How “old school” are you?
Posted June 4, 2014on:
I can relate to the video above and the one below.
Not only did I move from one screechy dialup modem to another for the Internet, I also had one for a pre-Internet service. Every minute online was precious because I was charged by the time spent online.
I also owned an Apple II computer. It was a fake one because the real ones were too expensive. I was a teenager then and I only had access to an Apple once a week in school because I joined a brand new computer club. I managed to convince my parents to get me one so that I could enjoy an Apple a day.
I had a flair for programming in Basic and loved customizing my own system start up interfaces. If I had made a decision back then to pursue that passion, I might be doing different work today. Or not.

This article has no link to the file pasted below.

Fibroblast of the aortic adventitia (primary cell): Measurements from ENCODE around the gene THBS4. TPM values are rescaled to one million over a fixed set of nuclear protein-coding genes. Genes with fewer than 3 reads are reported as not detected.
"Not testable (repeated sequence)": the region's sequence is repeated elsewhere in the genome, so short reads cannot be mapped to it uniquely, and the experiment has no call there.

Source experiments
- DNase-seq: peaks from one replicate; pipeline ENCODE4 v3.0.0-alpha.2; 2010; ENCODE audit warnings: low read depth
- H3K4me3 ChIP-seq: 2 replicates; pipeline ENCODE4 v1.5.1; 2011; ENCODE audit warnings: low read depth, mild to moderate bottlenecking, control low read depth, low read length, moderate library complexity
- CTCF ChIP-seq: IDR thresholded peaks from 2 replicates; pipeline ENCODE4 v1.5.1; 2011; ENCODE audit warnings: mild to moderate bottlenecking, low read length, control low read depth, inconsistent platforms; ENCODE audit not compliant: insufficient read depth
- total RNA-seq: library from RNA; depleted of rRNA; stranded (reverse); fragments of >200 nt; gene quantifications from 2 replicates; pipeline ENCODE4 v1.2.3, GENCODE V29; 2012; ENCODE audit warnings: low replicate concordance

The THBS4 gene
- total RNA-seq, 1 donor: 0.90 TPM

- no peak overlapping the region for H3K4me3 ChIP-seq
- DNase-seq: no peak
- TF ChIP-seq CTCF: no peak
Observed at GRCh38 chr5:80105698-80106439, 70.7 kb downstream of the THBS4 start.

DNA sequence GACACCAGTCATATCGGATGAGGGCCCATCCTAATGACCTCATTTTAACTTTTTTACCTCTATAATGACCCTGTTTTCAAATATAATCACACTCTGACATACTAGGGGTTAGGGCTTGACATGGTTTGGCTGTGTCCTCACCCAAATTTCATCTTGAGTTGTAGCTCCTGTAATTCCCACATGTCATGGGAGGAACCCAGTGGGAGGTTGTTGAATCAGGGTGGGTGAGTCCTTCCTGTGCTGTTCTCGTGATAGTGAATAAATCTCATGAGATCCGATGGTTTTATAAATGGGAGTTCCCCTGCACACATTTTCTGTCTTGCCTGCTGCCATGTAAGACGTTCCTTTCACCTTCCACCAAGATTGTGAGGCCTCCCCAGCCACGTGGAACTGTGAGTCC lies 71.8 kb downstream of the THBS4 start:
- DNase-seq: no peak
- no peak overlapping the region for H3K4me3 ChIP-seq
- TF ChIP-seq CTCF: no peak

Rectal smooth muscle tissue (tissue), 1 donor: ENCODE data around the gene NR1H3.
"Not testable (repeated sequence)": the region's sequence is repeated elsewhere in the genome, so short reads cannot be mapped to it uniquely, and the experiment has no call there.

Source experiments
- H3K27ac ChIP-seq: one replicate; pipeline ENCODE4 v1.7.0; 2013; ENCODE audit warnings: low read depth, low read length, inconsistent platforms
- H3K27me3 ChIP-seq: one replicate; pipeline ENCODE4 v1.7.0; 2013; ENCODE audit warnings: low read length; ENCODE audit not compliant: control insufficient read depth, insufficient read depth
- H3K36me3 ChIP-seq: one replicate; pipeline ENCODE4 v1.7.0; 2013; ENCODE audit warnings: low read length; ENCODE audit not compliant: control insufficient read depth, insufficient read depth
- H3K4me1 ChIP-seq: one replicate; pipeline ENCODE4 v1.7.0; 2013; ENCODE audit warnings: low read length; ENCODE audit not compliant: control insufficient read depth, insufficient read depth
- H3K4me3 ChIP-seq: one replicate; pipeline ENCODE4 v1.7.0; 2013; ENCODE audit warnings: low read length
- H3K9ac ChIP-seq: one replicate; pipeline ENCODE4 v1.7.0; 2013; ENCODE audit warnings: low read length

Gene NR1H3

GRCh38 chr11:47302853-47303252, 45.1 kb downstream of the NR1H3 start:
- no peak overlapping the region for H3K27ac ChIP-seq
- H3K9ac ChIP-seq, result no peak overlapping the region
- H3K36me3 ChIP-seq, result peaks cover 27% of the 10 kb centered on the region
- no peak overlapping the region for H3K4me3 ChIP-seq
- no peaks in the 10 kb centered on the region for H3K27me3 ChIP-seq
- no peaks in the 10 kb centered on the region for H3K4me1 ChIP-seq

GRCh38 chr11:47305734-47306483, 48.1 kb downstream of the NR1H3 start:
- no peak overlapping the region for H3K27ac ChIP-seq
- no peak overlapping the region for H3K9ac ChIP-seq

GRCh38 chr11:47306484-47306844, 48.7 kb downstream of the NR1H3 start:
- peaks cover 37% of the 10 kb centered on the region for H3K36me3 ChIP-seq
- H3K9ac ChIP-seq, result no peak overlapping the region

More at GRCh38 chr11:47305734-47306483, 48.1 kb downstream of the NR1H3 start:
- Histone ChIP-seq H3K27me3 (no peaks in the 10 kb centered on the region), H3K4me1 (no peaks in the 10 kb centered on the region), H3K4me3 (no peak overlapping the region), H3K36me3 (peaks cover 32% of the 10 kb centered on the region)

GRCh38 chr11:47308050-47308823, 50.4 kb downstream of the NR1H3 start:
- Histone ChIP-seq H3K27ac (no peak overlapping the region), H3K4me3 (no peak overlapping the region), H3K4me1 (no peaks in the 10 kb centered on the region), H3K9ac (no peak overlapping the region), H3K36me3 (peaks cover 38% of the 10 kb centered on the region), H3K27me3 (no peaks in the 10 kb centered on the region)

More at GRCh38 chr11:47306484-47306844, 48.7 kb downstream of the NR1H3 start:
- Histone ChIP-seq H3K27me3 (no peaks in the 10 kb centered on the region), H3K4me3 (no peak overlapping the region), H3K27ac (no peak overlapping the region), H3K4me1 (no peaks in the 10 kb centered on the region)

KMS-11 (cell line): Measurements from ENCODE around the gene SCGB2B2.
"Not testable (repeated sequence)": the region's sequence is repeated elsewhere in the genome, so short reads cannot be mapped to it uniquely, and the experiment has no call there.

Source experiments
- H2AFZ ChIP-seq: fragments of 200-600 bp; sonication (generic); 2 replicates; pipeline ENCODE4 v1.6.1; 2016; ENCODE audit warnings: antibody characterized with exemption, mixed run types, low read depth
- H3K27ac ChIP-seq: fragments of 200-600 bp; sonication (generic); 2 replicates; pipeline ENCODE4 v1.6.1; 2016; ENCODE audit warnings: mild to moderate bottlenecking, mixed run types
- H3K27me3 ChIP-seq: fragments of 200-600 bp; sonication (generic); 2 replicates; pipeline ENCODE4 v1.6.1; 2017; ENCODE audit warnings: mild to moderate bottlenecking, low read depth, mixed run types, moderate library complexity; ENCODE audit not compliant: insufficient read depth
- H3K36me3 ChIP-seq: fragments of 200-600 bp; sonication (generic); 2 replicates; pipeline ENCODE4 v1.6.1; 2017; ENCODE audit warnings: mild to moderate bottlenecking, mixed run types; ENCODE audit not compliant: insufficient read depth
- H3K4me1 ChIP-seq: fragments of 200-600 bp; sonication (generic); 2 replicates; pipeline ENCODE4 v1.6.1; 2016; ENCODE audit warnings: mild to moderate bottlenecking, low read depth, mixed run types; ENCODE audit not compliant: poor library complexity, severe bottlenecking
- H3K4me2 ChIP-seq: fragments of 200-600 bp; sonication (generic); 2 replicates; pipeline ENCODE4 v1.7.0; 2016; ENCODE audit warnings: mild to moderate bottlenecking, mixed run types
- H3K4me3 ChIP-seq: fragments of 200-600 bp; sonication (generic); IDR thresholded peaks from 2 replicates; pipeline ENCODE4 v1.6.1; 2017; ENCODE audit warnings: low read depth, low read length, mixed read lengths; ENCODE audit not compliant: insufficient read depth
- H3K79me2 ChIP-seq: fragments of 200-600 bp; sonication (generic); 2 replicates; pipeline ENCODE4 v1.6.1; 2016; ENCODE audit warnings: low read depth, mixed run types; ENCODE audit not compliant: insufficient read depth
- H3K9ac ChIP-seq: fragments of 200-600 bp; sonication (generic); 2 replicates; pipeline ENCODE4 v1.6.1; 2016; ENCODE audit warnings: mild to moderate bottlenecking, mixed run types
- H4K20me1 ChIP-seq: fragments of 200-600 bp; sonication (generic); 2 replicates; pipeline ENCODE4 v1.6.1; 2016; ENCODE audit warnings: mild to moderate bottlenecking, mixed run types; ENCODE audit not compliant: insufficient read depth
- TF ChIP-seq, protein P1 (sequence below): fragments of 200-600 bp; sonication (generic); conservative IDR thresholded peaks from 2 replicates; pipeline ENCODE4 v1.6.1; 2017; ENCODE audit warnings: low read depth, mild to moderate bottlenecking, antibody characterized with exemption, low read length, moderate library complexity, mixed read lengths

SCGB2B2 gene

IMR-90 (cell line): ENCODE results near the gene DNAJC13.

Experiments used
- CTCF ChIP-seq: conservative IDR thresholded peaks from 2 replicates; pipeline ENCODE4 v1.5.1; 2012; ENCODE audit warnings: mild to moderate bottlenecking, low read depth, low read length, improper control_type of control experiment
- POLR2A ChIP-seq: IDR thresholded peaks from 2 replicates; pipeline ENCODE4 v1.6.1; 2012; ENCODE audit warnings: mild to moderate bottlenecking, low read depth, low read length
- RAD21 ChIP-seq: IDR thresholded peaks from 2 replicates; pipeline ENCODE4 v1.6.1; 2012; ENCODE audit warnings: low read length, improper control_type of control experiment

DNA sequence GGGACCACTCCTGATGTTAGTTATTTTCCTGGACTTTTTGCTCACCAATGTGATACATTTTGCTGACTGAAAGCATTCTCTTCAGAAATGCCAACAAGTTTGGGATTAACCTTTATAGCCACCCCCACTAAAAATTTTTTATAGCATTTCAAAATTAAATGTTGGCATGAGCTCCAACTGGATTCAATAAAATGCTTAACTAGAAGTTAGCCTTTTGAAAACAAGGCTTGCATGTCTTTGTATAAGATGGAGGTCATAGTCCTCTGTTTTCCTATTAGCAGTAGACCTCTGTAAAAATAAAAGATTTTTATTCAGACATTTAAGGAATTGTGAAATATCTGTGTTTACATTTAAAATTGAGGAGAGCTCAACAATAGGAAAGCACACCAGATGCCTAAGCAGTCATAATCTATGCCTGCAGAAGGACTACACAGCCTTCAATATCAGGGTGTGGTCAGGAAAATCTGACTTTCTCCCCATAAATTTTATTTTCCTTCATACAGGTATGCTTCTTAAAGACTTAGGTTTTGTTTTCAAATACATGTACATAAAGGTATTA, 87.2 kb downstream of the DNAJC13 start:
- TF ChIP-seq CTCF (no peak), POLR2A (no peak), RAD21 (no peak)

Unlike the kids in the second video, I was not frustrated with an Apple II because it was the coolest thing back then. But their exasperation reminds me of how adults brush off the concerns of kids.
Their expectations are very different. They expect to touch and to get access straight away. They expect to connect to something or to someone in a very short amount of time. They learn this as quickly as their curiosities are satiated and activated in tight circles.
But we hold them back. Not always for good reasons like learning patience, delayed gratification, or critical analysis of what they find online. Instead we often hold them back because we fear the tools we do not understand and because we are rooted to the past.
As adults, we have every right to demand that kids respect their past. But that does not mean holding them back and not preparing them for their futures.